Responding to calls for diplomatic boycotts of the Beijing Winter Olympics, the Chinese government and state-run media have repeatedly opposed what they call the “politicization of sports.” But China’s leaders have closely tied the international sporting event to the broader political goal of burnishing the national image, what Xi Jinping has called “telling the China story” – and official discourse makes clear that the Chinese Communist Party is applying broad controls on information to stave off criticism and ensure that the Games are a public opinion success.
At China’s first Global Media Innovation Forum, held last month in Beijing, the CCP’s propaganda chief, Huang Kunming (黄坤明), said that China had already made preparations for Olympic reporting by “our friends in the global media,” and he hoped that everyone would work together to create “a positive and healthy public opinion environment.” This phrase, a regular centerpiece of the Party’s press control vocabulary, describes an atmosphere where “positive voices” prevail through a process known as “public opinion guidance,” meaning that controls on media and the internet ensure social and political stability.
For China’s leaders, the Beijing Winter OIympics are so much more than a sporting event, and they are supremely political. When Shen Haixiong (慎海雄), a deputy propaganda minister and president of the state media conglomerate China Media Group (CMG), addressed the group’s top Party leaders last week, he spoke of preparations for the Winter Olympics and hopes of new breakthroughs in “guiding international society to a more concrete and profound sense of the credibility, love-ability and respectability of China in the new era.” These words directly invoked Xi Jinping’s remarks in May last year at a collective study session of the CCP’s Politburo, where he addressed China’s external propaganda and messaging.
Such talk of positivity might sound relatable to some observers of the Winter Olympics. After all, why shouldn’t the Chinese government hope for a positive outcome? But it’s important to understand that such positive messages for the world are purchased at the expense of open expression in China. Today, the country faces controls on speech that are more stringent than at any point in the reform era. And when the spirit of “positive and healthy public opinion” is expressed alongside talk of “promoting the Olympic spirit,” as it was in Huang’s speech, we should recognize that this is part of the legacy of these Olympic Games.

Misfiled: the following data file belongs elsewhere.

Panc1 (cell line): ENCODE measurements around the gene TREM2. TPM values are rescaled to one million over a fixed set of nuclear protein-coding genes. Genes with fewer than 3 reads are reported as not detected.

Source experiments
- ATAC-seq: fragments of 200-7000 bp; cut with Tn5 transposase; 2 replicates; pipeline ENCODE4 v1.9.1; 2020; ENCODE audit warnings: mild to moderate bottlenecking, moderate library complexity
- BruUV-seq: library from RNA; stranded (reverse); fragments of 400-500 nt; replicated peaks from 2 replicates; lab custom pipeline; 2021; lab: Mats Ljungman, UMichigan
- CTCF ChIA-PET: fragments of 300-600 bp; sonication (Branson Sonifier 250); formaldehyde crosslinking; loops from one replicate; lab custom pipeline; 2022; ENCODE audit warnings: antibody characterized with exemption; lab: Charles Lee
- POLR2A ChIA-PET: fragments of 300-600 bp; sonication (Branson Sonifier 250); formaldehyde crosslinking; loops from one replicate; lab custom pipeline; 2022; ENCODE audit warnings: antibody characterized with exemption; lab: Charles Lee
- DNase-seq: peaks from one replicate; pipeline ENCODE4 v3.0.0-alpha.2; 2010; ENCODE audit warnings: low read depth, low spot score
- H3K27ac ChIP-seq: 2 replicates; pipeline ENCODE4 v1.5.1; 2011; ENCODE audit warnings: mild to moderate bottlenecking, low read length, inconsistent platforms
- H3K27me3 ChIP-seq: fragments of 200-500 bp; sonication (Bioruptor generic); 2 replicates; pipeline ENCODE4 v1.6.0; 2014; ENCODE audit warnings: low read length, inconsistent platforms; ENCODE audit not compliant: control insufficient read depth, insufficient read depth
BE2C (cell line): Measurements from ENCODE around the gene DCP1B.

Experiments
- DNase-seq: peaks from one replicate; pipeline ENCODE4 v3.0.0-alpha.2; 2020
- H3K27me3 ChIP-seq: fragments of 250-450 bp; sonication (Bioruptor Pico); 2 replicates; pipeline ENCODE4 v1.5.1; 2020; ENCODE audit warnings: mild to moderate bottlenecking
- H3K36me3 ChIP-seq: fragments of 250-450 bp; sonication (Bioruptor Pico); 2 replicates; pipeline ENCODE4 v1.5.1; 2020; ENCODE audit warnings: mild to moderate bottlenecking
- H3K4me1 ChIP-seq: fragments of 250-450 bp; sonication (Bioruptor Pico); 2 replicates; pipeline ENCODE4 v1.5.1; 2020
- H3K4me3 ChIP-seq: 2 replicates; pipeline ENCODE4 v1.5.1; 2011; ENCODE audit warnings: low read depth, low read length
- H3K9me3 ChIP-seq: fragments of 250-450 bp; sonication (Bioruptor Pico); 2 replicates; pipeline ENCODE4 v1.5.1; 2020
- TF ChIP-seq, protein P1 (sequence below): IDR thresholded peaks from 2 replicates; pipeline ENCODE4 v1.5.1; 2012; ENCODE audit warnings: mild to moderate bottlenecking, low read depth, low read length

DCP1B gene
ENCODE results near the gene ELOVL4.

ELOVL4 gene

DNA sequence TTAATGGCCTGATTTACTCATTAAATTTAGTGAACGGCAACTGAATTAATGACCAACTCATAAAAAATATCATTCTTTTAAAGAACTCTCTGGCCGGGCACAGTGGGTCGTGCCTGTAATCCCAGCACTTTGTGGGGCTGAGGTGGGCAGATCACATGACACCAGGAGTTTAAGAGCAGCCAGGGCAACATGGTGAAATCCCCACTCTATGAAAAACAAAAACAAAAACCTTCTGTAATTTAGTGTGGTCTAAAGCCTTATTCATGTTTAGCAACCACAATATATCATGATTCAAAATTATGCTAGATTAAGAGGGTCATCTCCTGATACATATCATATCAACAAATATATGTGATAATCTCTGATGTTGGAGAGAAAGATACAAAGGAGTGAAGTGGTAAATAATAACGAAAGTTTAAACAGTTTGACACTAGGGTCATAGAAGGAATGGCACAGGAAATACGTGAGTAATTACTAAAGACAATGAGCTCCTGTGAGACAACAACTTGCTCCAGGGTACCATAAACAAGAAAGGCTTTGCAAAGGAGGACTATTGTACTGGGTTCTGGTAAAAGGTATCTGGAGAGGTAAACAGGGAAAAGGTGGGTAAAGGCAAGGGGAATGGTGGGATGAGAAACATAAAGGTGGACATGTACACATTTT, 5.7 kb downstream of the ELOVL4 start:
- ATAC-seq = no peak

Perhaps nowhere is this more apparent than in the “Cultural Legacy Report” (文化遗产报告) released recently by the Beijing Organizing Committee for the 2022 Olympic and Paralympic Winter Games (北京2022年冬奥会和冬残奥会组织委员会), which describes the cultural impact that preparations for the Games have had over the past six years. In a section on the media, the report notes that “the authority and influence of domestic mainstream media platforms has been fully utilized to guide public opinion and bring out the mainstream voice.”
There are important shades of meaning here that should be made explicit. While the word “mainstream” refers in a global context to ideas or attitudes that are regarded as normal or conventional in a given society, the word “mainstream,” or zhuliu (主流), refers in the PRC context to the consensus political view as determined by the CCP and by Party-state media. Forming the “mainstream” is a key objective for the leadership, and what is essentially meant by “public opinion guidance.”
The Beijing Organizing Committee makes the process seem so casual — as though this is a simple question of publicity — but when it talks about “guiding public opinion” (引导舆论) and “bringing out the mainstream voice” (发挥主流声音), this is fundamentally about amplifying Party-state voices at the expense of dissenting voices and views.
There has been a good deal of reporting outside China of the restrictions foreign journalists face in China, and that athletes are likely to face during the Winter Olympics, as though the question of press freedom in the country hinges on the extent to which international media are free to report. Without minimizing the importance of such concerns, it is crucial to be mindful of the insurmountable restrictions now facing Chinese journalists, and the complete dominance of the Olympic story by politically trusted Party-state media.
Who are the media reporting the Olympic story? The “Cultural Legacy Report” from the Beijing Organizing Committee names the People’s Daily, the flagship publication of the CCP, Xinhua News Agency, the Party’s official newswire, the gigantic China Media Group and other such “mainstream media.” And since Beijing is the host city, the report also mentions the Beijing Daily, the official publication of the municipal CCP committee, as well as Beijing Evening News, a commercial spin-off controlled by Beijing Daily. A whole range of domestic platforms will of course offer content on the Games, drawing on material sourced primarily from these “mainstream” sources. But Party-state media will set the tone, what the CCP likes to call the “main theme” (主旋律), and propaganda authorities will be keeping a close eye on print, broadcast and cyberspace to ensure no voices are left to chance.
As the Beijing Winter Olympics are exploited to “tell the China story,” we should remember that there are voices that cannot be heard — and that the suppression of these voices and the amplification of the CCP’s “mainstream” voice is a deeply political act.